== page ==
Five alive is easier in a "big" meet where you have a full compliment of officials, if you are running the vault with only two people assisting doing the standards and setting the bar (especially with bars over 5 meters) it gets pretty difficult.

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                    • #11
                      Five alive works best if no one else talks to you or asks you any questions. As soon as you have to think about something else, you are in trouble!

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                      • #12
                        Thanks 26 and pvp. Along with the usatf specifics jc originally posted, the process makes more sense now.

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                        • #13
                          Originally posted by ATK View Post
                          Im not familiar but interested. Would you guys be willing to explain some of the benefits of the 5 alive process and why it was created/used. Just curious.
                          it was created, as I recall, because NCAA and/or USATF stopped having proper qualifying rounds in the field events and were thus stuck with monstrous vertical-jumps fields, and it was adjudged (can't say I disagree) that it left people with too long between attempts, since unlike other field events flights weren't an option.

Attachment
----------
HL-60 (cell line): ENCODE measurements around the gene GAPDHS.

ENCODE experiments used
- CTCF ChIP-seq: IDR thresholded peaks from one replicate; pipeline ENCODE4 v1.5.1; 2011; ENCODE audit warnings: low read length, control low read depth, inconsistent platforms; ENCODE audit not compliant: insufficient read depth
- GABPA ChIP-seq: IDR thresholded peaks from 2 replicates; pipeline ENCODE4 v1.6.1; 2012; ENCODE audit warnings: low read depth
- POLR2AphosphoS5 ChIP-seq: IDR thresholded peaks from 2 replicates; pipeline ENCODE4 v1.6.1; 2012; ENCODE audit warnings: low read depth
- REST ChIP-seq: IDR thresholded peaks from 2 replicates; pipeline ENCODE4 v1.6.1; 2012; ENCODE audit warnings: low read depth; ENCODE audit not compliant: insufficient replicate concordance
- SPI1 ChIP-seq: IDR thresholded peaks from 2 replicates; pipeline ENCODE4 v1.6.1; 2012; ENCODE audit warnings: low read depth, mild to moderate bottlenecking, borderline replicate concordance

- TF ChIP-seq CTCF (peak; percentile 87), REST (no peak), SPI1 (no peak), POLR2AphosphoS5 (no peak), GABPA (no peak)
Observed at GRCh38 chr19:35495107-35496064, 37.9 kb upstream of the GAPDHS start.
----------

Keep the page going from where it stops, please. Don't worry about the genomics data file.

Proper solution, of course, is to back to frickin' Q-rounds like god intended.

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                          • #14
                            I have officiated many a HJ competition, but have always backed away from meets with large fields as I do not know 5 Alive, and also do not want to learn !

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                            • #15
                              Ok this scares me. I'd rather have 20 athletes in an indoor 5k with no one to help me count laps. I can do that one, although like pvp said, if anyone even looks at me I'd be screwed